Why isn't La La Land playing in Ryan Gosling's hometown?
The reason Oscar-nominated films aren't at your local theatre and how to change it
La La Land may be even better on a second viewing, as Variety Magazine critic Owen Gleiberman has argued, but audiences in smaller Canadian cities haven't had the chance to see it even once.
"Come on @CineplexMovies, Why isn't LaLaLand playing in Cornwall [On.], where Ryan Gosling grew up?" asked Twitter user Jane McGregor shortly after it was announced the film was leading the pack of Oscar nominees.
<a href="https://twitter.com/JaneMcGregor2">@JaneMcGregor2</a> The decision on where a film will play is based on various factors. We're sorry that La La Land is not playing in Cornwall.—@CineplexMovies
In the running for 14 Academy Awards, the movie — which stars Cornwall's Ryan Gosling — is tied for the most nominations ever, alongside Titanic and All About Eve.
Critical acclaim doesn't necessarily translate to blockbuster success, though, and the owners of Canadian theatres have to make a lot of decisions about what will and won't play on the local silver screen.
"We're trying to find a balance between showing the most movies that we can in a community and also making as many movie lovers as happy as possible," said Sarah Van Lange, director of communications for Cineplex, which runs 164 theatres across Canada.
Speaking to CBC Daybreak North host Carolina de Ryk, Van Lange explained the process that decides which movies should play where.
"Every Monday morning, we have a film team here at Cineplex and they get into a room and they look at all of the films that are coming for new release or have recently been re-released, and they strategize where they will go, auditorium by auditorium," she said.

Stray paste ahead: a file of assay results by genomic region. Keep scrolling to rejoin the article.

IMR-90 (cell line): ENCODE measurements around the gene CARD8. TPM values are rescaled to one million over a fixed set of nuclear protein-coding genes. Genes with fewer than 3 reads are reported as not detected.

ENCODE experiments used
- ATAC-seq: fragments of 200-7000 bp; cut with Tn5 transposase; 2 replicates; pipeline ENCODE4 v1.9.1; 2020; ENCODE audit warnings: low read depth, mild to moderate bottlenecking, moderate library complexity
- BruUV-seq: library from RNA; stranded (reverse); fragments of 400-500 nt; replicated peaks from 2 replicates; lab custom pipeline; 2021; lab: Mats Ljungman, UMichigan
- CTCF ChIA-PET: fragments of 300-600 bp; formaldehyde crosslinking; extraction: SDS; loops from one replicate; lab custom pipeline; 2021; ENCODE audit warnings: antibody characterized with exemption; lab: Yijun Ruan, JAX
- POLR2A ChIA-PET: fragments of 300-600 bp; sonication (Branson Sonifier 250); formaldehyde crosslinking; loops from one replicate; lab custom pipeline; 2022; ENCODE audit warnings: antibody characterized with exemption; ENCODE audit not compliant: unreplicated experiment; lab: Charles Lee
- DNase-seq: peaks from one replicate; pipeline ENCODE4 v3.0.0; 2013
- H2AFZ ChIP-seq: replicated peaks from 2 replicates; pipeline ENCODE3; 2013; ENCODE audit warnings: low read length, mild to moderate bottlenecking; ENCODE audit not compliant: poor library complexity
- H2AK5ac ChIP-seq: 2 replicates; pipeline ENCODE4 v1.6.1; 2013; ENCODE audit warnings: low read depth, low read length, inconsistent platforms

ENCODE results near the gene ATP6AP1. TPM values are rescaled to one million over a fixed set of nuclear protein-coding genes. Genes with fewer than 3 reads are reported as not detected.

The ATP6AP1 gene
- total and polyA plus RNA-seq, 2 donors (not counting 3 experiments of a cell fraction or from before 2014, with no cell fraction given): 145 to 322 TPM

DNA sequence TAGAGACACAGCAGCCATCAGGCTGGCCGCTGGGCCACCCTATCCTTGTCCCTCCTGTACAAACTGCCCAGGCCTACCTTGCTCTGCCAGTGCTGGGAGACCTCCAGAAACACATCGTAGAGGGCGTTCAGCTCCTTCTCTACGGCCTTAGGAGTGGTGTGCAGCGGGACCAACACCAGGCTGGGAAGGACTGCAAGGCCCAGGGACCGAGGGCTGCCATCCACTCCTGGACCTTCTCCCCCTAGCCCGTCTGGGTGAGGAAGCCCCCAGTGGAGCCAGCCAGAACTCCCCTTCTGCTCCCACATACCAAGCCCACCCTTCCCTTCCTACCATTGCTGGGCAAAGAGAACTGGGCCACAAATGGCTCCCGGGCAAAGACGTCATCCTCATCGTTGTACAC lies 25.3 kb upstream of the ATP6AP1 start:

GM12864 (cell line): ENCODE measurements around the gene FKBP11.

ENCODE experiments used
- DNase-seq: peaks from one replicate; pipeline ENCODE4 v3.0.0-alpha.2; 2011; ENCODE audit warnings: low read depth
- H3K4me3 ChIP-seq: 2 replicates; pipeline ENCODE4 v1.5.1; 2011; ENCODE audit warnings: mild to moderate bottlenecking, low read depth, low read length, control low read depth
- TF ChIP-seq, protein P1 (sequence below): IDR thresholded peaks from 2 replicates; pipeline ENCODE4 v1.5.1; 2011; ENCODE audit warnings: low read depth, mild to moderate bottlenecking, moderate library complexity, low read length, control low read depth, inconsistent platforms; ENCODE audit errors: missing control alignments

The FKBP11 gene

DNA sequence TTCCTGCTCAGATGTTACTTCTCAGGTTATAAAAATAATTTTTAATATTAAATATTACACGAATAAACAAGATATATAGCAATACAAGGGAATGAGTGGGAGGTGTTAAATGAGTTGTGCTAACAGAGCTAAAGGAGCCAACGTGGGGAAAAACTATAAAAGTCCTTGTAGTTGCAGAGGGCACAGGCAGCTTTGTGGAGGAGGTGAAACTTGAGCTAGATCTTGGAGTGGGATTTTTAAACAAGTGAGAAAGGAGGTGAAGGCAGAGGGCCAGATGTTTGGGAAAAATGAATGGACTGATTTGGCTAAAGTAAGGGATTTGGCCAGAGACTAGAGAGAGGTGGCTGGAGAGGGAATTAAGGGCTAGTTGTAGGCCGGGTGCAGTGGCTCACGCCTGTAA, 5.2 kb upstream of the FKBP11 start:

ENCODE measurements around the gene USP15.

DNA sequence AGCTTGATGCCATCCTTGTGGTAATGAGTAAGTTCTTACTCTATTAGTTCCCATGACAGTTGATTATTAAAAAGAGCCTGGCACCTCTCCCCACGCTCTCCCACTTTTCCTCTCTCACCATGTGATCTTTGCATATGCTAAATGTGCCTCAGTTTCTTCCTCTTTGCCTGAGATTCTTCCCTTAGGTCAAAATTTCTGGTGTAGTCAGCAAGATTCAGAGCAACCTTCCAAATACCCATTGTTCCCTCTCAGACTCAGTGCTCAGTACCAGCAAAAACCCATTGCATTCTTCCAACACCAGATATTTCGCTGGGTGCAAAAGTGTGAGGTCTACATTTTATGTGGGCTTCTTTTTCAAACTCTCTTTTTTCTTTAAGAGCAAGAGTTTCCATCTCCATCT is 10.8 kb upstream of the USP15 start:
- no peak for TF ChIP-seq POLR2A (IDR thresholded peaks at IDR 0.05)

The team weighs factors like which movies have typically performed well in different cities and whether it's time to pull an existing film out of the theatre.
"So, for example, Rogue One is a movie that has mass appeal so it's actually been in Prince George [B.C.] for a number of weeks now," she said.
As long as the movie is attracting audiences, it's difficult to pull it out before everyone has had the chance to see it.
Distributors also usually want movies to run for certain lengths of time in each market, making it difficult to bring in niche films for a single weekend.
"It's a very complicated process."
Van Lange said there are factors that can change a decision over whether to show a certain movie, including if it performs well at the Academy Awards.
"Definitely, the distributors are looking at a second round [of theatres for La La Land]. We've had a lot of feedback especially today," she said, adding the other movie Canadians seem to want to see is Hidden Figures.
<a href="https://twitter.com/CineplexMovies">@CineplexMovies</a>, I'm trying to find a theatre which is playing Moonlight. I've tried searching by location on your website, to no avail.—@kemi_akapo
Van Lange said the other way to get more movies to come to a given city is as simple as talking to the local theatre manager.
"The general managers have a direct line to the film team, and they're able to share that feedback," she said.
"We can't make everyone happy, so we do our very best."
Andrew Kurjata on Twitter: @akurjata.
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